Male Incontinence

Male incontinence is usually associated with surgery for prostate cancer.  In this operation the entire prostate is removed and the bladder is then joined to the urethra to restore the flow of urine.  The front of the prostate is close to the sphincter mechanism that controls continence and even in an uncomplicated procedure the sphincter mechanism may be weak or possibly even damaged resulting in urinary leakage.

In most cases men leak only a small amount of urine and with the use of pelvic floor exercises this can be minimised.  There are some men however who continue to leak which can interfere with their quality of life.  They may be required to wear pads in their underwear and in many cases if the leakage is not severe this may be sufficient.

In men who have a small degree of leakage that does interfere with their quality of life there are two main procedures that can be undertaken to correct this.  The first involves the placement of a sling under the urethra for extra support.  This procedure usually involves an overnight stay in hospital and is generally a minor procedure.  For this to be successful however it is necessary for the man to be able to stop his urine flow during voiding to ensure that there is a good base line sphincter muscle competency.

For men with severe leakage that causes significant impairment of their quality of life, an artificial urinary sphincter is probably indicated.  This is a surgical procedure that involves the placement of an inflatable cuff around the urethra tube.  This is connected to a small pump in the scrotum as well as a small reservoir that sits behind the pubic bone.  Generally this device can be placed via a single incision in the scrotum.  In the normal resting position the cuff is inflated, compressing the urethra and preventing leakage of urine.  As the bladder fills and the patient develops an urge to pass urine, he can squeeze the pump device in the scrotum which deflates the cuff and allows urine to pass freely.  The cuff automatically reinflates, again compressing the tube after the bladder has emptied.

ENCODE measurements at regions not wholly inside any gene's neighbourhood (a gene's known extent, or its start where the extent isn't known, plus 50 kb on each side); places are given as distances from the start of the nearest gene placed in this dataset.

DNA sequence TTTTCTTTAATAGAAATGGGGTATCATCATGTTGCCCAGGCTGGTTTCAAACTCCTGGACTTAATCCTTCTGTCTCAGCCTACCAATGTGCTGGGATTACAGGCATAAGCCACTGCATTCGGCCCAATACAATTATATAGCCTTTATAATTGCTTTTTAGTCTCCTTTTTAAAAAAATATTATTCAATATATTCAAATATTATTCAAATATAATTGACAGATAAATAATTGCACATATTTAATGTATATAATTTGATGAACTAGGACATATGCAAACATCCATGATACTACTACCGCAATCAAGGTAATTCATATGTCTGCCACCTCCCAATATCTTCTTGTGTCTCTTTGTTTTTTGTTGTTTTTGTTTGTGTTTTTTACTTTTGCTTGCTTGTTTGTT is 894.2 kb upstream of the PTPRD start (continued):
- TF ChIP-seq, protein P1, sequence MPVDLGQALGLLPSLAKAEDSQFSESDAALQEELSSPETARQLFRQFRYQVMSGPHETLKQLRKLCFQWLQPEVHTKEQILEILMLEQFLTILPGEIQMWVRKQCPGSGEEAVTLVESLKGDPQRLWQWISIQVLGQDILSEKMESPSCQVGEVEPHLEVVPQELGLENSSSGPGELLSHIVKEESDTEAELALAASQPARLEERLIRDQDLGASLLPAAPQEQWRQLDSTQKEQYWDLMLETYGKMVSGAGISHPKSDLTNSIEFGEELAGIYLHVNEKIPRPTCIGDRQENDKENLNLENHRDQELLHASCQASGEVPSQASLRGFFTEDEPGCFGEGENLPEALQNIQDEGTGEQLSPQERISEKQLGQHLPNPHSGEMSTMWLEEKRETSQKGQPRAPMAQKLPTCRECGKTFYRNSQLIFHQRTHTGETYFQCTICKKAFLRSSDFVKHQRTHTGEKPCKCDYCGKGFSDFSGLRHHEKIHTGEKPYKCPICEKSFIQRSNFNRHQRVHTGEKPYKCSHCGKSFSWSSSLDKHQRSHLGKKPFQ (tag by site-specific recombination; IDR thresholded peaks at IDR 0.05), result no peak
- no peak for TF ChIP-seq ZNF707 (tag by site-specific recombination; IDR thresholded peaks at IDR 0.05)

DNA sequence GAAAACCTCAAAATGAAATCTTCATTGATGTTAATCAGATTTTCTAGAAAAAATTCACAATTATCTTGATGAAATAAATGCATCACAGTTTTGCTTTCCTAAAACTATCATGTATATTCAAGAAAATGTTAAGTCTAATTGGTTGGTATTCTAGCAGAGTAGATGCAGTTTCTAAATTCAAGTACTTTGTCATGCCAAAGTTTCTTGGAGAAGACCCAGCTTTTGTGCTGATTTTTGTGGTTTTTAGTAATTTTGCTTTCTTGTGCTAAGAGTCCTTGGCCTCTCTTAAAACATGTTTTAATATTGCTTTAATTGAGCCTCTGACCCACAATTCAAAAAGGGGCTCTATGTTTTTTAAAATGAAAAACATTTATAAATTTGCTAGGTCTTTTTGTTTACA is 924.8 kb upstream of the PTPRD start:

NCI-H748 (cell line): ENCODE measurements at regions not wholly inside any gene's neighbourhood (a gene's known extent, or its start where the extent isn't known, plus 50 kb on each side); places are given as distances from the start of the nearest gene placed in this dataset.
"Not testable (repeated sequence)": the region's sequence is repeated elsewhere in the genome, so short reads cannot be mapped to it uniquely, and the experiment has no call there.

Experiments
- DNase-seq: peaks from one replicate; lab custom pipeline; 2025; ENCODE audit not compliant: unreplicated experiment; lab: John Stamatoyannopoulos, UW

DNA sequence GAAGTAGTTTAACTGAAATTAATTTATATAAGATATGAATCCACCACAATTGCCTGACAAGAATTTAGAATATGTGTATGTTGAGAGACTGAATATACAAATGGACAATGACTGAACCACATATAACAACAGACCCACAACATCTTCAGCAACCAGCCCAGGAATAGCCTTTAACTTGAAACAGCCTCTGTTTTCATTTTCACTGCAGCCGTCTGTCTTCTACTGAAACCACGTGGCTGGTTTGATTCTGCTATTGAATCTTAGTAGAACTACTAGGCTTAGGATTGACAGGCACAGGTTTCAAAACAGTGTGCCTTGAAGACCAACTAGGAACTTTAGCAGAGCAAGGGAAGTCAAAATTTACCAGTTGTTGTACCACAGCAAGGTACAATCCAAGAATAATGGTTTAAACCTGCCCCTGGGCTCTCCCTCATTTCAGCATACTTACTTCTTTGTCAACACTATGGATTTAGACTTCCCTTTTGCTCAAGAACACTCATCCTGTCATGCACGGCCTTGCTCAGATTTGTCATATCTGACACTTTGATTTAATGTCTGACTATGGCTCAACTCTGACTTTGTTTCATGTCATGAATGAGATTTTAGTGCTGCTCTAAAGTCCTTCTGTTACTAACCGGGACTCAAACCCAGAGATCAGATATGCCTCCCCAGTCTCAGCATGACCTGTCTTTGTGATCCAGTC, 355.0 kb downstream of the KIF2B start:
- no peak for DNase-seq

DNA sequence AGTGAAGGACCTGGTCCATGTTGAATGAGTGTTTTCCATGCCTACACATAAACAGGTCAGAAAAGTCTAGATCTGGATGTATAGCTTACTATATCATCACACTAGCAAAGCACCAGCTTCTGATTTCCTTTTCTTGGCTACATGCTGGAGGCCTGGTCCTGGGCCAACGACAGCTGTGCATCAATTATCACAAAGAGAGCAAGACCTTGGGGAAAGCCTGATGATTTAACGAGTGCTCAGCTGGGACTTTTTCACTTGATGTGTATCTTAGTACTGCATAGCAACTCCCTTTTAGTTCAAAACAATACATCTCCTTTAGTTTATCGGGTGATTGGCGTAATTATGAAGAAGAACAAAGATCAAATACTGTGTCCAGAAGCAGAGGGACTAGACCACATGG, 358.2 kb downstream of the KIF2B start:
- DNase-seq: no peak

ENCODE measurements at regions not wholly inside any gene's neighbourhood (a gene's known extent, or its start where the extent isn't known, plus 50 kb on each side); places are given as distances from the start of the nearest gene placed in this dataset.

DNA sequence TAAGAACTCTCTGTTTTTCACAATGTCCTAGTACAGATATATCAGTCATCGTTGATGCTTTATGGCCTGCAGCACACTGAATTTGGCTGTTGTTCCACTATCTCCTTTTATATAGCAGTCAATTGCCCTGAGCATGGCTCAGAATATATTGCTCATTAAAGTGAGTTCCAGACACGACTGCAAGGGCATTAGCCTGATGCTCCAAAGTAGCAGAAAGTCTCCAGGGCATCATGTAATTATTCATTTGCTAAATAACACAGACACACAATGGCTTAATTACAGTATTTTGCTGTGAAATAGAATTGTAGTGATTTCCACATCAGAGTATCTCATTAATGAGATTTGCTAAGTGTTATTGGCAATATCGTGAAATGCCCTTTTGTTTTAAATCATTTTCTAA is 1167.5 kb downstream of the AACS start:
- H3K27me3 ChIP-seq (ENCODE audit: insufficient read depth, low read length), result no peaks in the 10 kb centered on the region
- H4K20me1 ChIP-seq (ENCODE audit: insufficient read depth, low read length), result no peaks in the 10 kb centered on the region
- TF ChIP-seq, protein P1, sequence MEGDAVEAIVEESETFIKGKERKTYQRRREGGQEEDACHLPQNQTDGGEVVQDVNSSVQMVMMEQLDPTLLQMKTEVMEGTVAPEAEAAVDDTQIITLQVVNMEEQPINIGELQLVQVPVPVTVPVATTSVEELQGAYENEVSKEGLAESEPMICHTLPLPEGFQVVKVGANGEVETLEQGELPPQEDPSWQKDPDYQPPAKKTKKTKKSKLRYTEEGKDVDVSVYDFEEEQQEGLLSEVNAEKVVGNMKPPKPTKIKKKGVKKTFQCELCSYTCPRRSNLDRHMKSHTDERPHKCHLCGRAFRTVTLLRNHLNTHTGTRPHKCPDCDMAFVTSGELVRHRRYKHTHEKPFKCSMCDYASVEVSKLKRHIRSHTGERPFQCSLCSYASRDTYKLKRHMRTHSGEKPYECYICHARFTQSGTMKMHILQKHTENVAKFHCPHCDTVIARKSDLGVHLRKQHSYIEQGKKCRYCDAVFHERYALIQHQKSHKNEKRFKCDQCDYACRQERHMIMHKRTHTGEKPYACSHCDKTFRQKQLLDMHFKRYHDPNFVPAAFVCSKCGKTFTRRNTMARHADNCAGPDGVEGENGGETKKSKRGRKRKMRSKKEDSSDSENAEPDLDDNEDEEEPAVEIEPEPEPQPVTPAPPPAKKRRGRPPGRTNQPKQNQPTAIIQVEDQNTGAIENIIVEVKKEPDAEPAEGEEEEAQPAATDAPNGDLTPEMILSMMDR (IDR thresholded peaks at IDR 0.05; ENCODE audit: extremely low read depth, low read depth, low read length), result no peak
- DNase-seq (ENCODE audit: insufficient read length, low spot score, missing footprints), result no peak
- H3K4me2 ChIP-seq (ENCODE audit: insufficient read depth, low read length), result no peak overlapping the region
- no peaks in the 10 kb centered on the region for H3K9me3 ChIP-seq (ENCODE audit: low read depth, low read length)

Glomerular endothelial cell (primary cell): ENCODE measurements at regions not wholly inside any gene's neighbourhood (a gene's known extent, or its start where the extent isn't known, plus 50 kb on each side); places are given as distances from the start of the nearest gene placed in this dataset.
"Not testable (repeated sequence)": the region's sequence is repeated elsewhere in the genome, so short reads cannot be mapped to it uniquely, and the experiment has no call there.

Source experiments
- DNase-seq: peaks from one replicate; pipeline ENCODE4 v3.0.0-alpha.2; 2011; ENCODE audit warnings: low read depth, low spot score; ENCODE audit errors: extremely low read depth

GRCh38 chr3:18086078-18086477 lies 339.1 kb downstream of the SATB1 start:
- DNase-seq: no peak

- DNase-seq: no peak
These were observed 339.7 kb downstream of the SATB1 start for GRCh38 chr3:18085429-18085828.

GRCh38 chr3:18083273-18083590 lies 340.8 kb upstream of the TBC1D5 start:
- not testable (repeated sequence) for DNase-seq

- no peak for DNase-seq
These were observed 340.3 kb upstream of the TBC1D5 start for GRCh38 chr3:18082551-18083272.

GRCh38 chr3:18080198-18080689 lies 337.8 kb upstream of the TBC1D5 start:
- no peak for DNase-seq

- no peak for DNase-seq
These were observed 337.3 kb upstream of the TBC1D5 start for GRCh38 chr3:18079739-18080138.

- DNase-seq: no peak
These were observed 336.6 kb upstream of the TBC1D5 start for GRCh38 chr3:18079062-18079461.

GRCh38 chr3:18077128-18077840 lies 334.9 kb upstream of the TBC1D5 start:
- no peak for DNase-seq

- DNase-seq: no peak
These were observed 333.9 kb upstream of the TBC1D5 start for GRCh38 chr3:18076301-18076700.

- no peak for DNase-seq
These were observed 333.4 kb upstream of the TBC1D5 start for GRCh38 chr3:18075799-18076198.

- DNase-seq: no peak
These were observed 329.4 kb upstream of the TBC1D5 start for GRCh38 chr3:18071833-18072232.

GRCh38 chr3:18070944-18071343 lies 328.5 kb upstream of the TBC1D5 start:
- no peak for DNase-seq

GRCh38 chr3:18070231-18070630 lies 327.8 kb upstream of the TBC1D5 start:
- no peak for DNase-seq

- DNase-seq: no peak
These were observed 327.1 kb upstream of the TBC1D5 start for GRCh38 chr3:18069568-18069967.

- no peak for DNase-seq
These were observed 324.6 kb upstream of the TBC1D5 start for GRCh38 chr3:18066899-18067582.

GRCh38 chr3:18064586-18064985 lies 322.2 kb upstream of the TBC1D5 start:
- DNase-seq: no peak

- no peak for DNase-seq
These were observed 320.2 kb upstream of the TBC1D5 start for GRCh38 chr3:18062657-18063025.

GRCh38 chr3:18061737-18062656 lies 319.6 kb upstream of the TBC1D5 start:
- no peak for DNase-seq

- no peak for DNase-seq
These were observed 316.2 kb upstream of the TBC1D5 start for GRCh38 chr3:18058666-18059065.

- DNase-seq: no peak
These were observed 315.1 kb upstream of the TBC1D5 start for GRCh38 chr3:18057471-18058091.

This device works very well and is effective in controlling leakages.

Specialist Urologist Doctor Sydney: Dr. David Ende -Male Incontinence